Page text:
What transcends every stage in the development of the forces and relations of production is far more important in the long run than what each stage adds to the mix. The medium may change, transforming from the unrepeatable individual voice, to instantaneous digital reproduction across millions of smartphones, but The Song Remains The Same. Put simply, what threatens us now with the ultimate catastrophe and has been present since the very beginning of history is the seemingly insuperable drive to accumulate, alongside the ever-growing power of annihilation this drive grants to technology and the ruling classes that control technology. This power of annihilation is the measure of what Simone Weil calls Force  our ability to destroy, ourselves and our biosphere  our capacity to turn life into death:


To define force — it is that x that turns anybody who is subjected to it into a thing. Exercised to the limit, it turns man into a thing in the most literal sense: it makes a corpse out of him. Somebody was here, and the next minute there is nobody here at all...


Weil wrote this before The Bomb. We live in time where the X of force has been squared, cubed, and quadrupled so many times over that its power has become effectively infinite.  Not merely our fellow humans are in line to be necrotised by war and exploitation, but everything that lives. The Biosphere was here, and the next minute there was no biosphere at all... the lone and level sands stretch far away. This genocidal and ultimately gaiacidal dynamic that Thersites was the first to name, if it is not a fundament of human nature, is at the very least the core element of human history, whether we choose to focus on Ancient Greece, Medieval China, or Silicon Valley.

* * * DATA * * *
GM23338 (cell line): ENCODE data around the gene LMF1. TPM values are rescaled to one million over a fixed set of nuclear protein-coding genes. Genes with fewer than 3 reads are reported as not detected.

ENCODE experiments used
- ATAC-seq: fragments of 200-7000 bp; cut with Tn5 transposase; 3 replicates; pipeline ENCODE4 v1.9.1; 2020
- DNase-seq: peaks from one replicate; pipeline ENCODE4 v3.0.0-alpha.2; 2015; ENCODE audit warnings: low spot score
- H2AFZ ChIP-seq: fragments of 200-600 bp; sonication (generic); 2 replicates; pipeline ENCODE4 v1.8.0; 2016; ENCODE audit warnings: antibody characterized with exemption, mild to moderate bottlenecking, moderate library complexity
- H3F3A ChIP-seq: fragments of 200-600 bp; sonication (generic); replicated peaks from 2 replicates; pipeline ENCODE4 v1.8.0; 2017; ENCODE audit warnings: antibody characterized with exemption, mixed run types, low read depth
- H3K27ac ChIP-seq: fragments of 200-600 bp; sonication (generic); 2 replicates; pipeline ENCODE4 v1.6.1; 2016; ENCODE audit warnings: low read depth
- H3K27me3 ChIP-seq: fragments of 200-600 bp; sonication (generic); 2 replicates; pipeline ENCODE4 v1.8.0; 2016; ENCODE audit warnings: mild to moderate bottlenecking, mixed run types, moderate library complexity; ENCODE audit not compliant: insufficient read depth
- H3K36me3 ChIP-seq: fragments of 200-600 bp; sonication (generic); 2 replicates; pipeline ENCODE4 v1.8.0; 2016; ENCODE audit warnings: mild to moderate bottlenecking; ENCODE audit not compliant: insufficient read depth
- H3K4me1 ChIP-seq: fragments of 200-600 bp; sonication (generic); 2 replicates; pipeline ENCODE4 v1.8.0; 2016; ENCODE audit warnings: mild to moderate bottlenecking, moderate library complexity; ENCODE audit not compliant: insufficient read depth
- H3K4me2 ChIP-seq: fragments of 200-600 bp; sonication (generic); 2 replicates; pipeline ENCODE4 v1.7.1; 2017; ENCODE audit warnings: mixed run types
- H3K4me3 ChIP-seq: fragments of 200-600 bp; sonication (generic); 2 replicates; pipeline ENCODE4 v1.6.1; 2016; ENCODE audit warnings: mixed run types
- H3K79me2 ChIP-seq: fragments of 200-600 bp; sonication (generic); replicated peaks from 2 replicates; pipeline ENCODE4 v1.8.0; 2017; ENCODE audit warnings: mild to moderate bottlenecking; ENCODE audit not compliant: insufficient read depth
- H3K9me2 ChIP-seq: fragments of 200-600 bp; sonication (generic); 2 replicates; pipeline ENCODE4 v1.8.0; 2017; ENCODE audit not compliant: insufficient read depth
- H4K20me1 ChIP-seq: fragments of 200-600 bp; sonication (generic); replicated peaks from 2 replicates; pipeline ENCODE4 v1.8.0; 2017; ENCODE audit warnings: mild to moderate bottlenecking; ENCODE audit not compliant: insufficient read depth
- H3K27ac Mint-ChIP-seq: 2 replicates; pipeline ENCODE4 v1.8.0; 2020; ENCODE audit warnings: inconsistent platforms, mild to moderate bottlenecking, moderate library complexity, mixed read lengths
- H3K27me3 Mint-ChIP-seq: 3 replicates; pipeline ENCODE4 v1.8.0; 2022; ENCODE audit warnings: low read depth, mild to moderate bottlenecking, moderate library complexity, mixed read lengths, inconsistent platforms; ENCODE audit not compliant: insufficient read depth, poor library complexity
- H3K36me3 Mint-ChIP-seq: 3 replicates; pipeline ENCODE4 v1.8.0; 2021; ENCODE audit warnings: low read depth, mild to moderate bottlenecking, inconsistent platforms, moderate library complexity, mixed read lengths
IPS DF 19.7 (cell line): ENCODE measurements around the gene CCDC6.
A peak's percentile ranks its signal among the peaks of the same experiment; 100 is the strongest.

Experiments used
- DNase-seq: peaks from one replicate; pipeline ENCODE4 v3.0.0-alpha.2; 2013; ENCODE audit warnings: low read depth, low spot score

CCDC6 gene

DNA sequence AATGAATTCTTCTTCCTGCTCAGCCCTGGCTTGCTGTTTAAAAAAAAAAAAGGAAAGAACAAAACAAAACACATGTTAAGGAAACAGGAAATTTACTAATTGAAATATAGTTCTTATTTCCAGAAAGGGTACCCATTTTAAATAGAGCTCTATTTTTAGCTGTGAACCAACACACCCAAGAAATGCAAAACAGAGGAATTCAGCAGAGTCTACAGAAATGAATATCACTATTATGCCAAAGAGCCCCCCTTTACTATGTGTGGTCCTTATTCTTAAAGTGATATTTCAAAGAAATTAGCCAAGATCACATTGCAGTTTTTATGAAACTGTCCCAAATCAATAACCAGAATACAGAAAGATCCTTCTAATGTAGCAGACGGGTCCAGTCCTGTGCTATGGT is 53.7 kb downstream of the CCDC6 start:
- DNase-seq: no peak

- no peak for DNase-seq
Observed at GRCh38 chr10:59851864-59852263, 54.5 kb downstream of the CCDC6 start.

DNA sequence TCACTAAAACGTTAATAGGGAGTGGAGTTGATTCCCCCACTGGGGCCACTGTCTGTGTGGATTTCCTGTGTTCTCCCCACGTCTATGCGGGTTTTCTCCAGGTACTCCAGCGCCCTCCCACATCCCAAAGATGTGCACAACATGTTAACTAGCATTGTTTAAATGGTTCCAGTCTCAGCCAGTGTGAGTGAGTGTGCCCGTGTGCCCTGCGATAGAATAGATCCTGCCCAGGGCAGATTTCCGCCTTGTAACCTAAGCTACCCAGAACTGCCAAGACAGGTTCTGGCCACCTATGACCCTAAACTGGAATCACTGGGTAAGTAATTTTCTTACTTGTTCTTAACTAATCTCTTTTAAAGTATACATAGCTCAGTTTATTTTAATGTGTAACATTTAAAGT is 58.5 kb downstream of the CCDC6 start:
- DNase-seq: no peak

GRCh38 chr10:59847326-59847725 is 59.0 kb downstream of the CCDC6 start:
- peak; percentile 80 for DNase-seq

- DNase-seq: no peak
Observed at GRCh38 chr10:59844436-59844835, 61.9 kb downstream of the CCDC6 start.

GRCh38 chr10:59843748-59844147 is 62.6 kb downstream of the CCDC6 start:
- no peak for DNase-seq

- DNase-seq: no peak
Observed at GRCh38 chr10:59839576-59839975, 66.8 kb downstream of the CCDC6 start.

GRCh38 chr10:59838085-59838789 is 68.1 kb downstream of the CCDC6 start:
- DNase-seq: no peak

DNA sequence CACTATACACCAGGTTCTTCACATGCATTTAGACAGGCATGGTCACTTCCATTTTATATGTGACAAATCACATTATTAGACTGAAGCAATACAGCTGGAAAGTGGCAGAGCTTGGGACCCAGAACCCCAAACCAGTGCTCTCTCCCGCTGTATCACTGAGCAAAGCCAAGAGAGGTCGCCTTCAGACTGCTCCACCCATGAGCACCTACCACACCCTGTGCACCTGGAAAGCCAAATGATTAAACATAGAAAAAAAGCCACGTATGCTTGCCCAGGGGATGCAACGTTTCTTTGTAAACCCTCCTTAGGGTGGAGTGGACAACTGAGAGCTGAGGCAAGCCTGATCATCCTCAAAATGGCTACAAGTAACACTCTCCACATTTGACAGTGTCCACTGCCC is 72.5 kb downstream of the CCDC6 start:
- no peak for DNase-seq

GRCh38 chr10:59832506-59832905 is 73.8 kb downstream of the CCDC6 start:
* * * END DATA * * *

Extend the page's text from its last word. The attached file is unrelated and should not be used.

If we or our living planet are to survive we are going to have to root this out of ourselves, and our societies, swiftly and en masse. This means the end of equating socialism with increasing material wealth, increased technological convenience, increased access to accumulatory capital for everyone – the old, dead dream of Tony Cliff who famously equated socialism with one word – more. It means not taking over the forces of production but abandoning them and destroying them – planting forests where factories used to be, handing our cities over to the foxes and the gulls (and the sea-life that will soon follow them as the oceans now inevitably rise). It means the heart of any progressive politics or genuinely revolutionary movement – upon whose decisions and actions now rests the heavy responsibility of the very survival of the species – has to be radical degrowth and the complete undoing of the industrial era and all of its annihilatory legacies.

    Be Realistic, Demand the Impossible, graffitied the situationists of 68. And they were right, as Thersites was right to stand on the beaches of Troy against impossible odds, and both have never been more right than now. Of course it is impossible to decouple our post-industrial species from technological dependence, but it is also the only realistic chance we have of surviving that tragic dependence, that abysmal decline. How and whether we manage to square that circle will decide everything.


*All quotations from the Iliad are taken from this this (online) edition, translated by A. S. Kline.

Dave Lordan // March 2024